Singer Luciane Dom’s creative new video “Todo Cuidado” uses animation to depict a young couple surviving in a racist society through the bond of black love
By Marques Travae
Can I just say it? Luciane Dom is becoming one of my favorite artists of Brazil’s new crop of musical talent. If Luciane was just making good music that would be enough in itself. But a bonus element that makes Luciane stand out from the pack is that she has consistently made a point of presenting black themes, black culture, black couples and black love in her music videos.
Her first video, “Seu Bem”, featured a black couple in an interpretive dance setting presenting the stages and ranges of emotions present in any amorous relationship. Her next video, “Quanto Peso?” asked the questions “how much was the struggle worth?”, “how much is a black body worth?” and “what is freedom worth?” in a reflection of the situation of the black population, both past, depicting images of slavery, up to modern times. The video features a 90% black cast and considers of the enslavement of black bodies, but in a different interpretation than usually presented on TV and in many history books.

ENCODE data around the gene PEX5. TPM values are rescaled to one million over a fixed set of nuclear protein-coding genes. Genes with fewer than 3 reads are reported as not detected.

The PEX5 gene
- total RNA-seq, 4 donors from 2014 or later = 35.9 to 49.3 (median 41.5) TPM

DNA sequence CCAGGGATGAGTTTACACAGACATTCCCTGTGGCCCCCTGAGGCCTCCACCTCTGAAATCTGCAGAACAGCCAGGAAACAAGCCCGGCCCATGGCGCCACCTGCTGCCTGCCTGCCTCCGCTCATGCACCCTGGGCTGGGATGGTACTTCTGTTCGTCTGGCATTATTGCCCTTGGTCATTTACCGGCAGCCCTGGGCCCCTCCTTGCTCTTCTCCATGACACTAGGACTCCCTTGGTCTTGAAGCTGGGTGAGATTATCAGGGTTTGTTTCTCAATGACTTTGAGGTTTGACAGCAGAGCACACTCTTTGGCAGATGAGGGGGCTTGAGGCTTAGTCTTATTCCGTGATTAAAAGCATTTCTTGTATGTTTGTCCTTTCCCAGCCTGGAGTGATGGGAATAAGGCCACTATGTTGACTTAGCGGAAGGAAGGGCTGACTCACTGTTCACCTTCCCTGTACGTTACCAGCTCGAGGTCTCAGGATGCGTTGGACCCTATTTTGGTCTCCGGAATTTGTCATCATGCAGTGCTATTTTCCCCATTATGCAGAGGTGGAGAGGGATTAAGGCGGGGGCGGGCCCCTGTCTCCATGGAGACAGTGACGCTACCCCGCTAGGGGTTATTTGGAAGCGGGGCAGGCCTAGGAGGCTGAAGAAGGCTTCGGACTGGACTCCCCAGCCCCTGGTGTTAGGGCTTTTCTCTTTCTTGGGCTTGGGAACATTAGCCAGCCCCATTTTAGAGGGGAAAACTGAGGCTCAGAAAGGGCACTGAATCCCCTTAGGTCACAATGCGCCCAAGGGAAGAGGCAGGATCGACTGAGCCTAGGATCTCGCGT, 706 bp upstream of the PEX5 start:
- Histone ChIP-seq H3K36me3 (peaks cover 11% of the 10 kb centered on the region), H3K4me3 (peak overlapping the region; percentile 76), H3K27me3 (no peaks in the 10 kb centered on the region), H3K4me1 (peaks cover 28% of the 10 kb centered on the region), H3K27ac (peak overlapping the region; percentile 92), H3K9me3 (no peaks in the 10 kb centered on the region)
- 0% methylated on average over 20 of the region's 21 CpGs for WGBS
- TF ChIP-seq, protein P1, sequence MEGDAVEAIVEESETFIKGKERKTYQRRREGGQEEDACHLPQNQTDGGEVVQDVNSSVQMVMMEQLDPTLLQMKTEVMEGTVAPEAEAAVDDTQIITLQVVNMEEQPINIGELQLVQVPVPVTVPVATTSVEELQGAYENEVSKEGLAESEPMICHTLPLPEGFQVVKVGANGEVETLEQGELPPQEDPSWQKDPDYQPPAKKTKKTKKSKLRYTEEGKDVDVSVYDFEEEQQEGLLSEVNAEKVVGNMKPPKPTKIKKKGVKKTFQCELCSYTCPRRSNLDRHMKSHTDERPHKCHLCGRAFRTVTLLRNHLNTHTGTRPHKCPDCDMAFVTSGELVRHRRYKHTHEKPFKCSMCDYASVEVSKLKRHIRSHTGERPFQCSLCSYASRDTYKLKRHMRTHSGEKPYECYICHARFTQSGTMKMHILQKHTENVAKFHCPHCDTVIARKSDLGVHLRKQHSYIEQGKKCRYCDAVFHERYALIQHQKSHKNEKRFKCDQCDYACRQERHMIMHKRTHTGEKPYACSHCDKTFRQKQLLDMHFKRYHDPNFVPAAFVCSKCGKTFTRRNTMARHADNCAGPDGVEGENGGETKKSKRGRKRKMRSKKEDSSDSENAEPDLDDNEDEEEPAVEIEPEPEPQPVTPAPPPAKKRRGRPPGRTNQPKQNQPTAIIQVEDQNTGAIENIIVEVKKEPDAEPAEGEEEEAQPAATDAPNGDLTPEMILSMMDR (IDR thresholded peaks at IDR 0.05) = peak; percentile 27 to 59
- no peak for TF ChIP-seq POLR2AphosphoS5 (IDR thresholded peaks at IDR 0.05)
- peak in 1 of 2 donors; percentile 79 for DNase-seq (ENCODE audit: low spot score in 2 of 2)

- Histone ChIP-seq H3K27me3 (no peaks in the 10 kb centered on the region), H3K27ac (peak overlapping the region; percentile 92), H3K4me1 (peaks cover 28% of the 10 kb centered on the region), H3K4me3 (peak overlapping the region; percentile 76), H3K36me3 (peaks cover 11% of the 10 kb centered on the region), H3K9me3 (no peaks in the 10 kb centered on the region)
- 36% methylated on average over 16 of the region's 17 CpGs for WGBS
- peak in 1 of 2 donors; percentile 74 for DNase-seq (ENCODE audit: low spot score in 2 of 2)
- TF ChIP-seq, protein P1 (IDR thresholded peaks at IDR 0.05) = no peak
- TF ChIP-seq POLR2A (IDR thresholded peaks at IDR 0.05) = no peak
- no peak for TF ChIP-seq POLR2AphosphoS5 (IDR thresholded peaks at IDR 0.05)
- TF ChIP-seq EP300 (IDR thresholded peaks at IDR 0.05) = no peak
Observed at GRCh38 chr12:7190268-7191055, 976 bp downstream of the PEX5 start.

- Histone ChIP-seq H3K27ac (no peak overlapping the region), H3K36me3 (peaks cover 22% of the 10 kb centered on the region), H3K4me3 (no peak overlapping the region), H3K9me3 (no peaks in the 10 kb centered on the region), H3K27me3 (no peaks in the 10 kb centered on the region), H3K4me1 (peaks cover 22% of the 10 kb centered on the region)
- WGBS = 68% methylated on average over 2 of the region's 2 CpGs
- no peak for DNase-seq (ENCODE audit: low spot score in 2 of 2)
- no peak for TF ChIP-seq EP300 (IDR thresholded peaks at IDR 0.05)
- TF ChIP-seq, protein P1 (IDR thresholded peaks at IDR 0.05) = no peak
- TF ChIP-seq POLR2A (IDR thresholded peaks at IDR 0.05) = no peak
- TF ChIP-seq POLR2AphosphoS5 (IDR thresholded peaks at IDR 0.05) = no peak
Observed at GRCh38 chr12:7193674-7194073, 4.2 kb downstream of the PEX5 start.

In Luciane’s latest video, she further explores the necessity of changing the narrative of the way black people are presented in audio-video productions. It is no secret that Brazil’s mainstream media consistently degrades the Afro-Brazilian population, with novelas, films and even news reports constantly portraying the black population as if it were society’s rogue element. Turn on the television any day of the week and one is bombarded with stereotypes about black Brazilian men and women. Even with the media making the black population seem invisible with its under-representation of such a large parcel of the population, when it does depict black people, they are always marginalized in one way or another and rarely presented as being parts of fully developed families. Another glaring omission in these depictions is the absence of any representation of black love on the small screen. Finding black couples in affectionate scenarios is simply hard to find in the media and when black people are presented in amorous situations, they are almost always paired with white partners.